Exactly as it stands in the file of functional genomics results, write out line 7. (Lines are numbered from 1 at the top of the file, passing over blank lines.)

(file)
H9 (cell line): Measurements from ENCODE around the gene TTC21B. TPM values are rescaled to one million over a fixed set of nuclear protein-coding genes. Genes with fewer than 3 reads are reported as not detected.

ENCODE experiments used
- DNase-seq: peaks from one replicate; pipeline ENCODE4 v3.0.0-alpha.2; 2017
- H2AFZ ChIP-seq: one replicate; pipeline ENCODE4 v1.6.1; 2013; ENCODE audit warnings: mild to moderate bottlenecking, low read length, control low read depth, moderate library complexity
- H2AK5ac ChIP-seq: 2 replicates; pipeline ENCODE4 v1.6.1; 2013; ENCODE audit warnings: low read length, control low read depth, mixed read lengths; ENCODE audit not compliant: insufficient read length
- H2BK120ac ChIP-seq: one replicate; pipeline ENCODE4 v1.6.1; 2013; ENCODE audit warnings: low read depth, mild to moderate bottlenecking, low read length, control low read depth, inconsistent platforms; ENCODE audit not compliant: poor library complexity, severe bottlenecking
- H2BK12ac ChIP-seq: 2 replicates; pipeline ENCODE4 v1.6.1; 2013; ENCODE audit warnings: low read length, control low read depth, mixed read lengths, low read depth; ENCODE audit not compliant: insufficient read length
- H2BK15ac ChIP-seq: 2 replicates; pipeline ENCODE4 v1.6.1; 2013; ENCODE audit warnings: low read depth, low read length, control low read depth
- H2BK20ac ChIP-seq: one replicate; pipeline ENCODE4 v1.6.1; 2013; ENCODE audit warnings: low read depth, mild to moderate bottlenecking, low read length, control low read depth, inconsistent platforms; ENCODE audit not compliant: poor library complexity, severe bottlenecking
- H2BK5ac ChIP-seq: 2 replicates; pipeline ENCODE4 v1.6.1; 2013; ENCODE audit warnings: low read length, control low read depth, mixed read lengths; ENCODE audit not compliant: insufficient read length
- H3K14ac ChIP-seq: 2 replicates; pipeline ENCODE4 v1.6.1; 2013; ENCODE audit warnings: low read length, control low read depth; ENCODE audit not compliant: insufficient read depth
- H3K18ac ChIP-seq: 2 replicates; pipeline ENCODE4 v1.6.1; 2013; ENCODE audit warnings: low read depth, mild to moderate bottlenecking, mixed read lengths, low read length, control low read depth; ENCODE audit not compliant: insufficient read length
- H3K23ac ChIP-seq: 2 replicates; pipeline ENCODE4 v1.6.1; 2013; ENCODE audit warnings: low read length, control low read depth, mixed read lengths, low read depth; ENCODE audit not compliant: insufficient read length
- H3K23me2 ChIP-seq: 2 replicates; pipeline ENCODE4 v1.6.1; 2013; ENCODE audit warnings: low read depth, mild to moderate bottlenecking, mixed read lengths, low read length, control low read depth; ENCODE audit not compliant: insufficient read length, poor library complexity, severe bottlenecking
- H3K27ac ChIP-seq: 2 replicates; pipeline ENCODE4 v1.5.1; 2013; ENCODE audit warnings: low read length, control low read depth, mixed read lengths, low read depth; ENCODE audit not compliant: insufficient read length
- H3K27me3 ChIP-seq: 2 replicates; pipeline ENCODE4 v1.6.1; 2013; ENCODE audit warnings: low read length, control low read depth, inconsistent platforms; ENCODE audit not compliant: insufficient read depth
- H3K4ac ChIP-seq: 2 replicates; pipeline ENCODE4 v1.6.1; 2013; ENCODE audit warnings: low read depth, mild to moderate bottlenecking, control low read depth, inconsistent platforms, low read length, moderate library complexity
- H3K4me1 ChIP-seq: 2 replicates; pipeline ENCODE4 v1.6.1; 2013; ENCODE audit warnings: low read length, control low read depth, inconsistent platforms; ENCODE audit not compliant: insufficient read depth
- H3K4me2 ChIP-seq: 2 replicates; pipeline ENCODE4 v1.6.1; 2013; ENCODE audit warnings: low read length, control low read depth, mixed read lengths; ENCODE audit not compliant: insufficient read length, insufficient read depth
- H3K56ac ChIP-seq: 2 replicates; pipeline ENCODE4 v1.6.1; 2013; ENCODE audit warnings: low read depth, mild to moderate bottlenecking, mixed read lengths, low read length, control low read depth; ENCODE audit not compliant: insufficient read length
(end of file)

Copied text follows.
- H2BK12ac ChIP-seq: 2 replicates; pipeline ENCODE4 v1.6.1; 2013; ENCODE audit warnings: low read length, control low read depth, mixed read lengths, low read depth; ENCODE audit not compliant: insufficient read length